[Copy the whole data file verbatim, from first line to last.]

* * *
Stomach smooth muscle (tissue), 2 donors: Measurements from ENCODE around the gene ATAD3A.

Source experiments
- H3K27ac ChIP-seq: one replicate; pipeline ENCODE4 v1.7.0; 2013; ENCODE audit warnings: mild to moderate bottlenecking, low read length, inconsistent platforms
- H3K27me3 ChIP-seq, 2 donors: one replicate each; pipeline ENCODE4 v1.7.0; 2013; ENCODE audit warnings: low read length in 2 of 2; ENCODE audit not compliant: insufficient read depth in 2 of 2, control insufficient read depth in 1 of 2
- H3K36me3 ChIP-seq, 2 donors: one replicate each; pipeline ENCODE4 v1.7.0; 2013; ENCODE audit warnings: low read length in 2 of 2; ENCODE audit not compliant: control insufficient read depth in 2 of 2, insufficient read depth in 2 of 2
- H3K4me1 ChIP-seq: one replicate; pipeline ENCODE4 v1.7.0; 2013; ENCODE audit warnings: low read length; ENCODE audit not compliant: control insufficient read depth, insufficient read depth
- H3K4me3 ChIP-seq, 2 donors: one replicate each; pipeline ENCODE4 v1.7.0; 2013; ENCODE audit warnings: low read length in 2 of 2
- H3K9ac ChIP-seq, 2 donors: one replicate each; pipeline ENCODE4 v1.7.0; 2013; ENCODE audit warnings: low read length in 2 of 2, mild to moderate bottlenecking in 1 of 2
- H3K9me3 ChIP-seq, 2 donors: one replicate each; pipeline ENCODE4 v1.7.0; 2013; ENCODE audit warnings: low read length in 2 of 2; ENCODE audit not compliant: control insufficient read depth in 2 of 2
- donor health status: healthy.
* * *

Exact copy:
Stomach smooth muscle (tissue), 2 donors: Measurements from ENCODE around the gene ATAD3A.

Source experiments
- H3K27ac ChIP-seq: one replicate; pipeline ENCODE4 v1.7.0; 2013; ENCODE audit warnings: mild to moderate bottlenecking, low read length, inconsistent platforms
- H3K27me3 ChIP-seq, 2 donors: one replicate each; pipeline ENCODE4 v1.7.0; 2013; ENCODE audit warnings: low read length in 2 of 2; ENCODE audit not compliant: insufficient read depth in 2 of 2, control insufficient read depth in 1 of 2
- H3K36me3 ChIP-seq, 2 donors: one replicate each; pipeline ENCODE4 v1.7.0; 2013; ENCODE audit warnings: low read length in 2 of 2; ENCODE audit not compliant: control insufficient read depth in 2 of 2, insufficient read depth in 2 of 2
- H3K4me1 ChIP-seq: one replicate; pipeline ENCODE4 v1.7.0; 2013; ENCODE audit warnings: low read length; ENCODE audit not compliant: control insufficient read depth, insufficient read depth
- H3K4me3 ChIP-seq, 2 donors: one replicate each; pipeline ENCODE4 v1.7.0; 2013; ENCODE audit warnings: low read length in 2 of 2
- H3K9ac ChIP-seq, 2 donors: one replicate each; pipeline ENCODE4 v1.7.0; 2013; ENCODE audit warnings: low read length in 2 of 2, mild to moderate bottlenecking in 1 of 2
- H3K9me3 ChIP-seq, 2 donors: one replicate each; pipeline ENCODE4 v1.7.0; 2013; ENCODE audit warnings: low read length in 2 of 2; ENCODE audit not compliant: control insufficient read depth in 2 of 2
- donor health status: healthy.